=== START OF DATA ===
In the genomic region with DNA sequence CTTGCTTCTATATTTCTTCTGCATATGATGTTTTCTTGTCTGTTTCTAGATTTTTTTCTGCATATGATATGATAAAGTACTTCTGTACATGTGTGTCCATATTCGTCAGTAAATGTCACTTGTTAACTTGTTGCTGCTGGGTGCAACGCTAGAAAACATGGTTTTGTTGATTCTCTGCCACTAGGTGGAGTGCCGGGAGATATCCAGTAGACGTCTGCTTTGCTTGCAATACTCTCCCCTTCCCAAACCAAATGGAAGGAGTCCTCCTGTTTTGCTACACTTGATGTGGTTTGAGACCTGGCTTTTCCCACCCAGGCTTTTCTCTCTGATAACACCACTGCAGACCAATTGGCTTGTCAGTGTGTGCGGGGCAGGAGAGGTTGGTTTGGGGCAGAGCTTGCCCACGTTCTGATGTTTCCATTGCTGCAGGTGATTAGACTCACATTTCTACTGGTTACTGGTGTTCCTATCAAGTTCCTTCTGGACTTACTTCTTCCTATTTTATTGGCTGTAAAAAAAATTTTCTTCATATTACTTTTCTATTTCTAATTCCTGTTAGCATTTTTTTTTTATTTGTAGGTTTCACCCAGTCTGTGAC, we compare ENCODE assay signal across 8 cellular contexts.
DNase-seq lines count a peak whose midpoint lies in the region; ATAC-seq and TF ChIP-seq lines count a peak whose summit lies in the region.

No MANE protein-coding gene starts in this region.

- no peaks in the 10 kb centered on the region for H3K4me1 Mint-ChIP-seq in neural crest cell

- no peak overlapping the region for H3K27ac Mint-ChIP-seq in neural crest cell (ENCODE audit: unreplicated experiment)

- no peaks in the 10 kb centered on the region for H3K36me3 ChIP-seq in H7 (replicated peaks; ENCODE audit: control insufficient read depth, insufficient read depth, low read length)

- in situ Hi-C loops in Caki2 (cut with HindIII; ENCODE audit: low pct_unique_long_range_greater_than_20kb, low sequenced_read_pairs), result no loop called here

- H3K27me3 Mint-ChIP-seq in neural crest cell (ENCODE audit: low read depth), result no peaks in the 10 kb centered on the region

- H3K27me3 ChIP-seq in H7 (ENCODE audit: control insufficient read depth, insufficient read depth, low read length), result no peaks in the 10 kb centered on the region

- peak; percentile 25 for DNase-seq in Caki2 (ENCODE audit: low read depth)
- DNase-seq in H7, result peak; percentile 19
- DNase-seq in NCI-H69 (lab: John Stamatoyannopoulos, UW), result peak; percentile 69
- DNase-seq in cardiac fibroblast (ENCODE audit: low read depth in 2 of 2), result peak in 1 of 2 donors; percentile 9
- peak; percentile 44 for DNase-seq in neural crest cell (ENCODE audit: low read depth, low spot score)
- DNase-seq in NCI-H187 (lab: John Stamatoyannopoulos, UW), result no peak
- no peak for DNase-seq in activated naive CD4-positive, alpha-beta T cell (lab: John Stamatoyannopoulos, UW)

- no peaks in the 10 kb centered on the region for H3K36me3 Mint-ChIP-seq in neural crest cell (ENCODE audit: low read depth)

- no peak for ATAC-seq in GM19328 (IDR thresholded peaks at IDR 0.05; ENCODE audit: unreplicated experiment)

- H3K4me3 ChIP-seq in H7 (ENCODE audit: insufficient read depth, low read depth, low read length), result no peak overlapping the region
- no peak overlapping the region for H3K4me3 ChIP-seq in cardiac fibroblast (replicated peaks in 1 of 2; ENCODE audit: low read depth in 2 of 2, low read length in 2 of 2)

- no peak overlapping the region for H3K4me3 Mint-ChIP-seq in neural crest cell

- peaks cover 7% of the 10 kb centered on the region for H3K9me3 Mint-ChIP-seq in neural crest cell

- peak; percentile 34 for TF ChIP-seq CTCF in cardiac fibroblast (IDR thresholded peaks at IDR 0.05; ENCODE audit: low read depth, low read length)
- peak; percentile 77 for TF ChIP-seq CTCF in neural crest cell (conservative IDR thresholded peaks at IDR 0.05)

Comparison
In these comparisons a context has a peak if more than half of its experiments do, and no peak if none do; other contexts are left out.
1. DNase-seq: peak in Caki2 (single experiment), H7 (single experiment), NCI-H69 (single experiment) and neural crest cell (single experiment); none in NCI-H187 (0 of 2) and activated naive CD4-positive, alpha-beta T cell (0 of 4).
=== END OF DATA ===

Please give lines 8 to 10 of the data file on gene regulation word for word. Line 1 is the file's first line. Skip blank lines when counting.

- H3K27me3 Mint-ChIP-seq in neural crest cell (ENCODE audit: low read depth), result no peaks in the 10 kb centered on the region

- H3K27me3 ChIP-seq in H7 (ENCODE audit: control insufficient read depth, insufficient read depth, low read length), result no peaks in the 10 kb centered on the region

- peak; percentile 25 for DNase-seq in Caki2 (ENCODE audit: low read depth)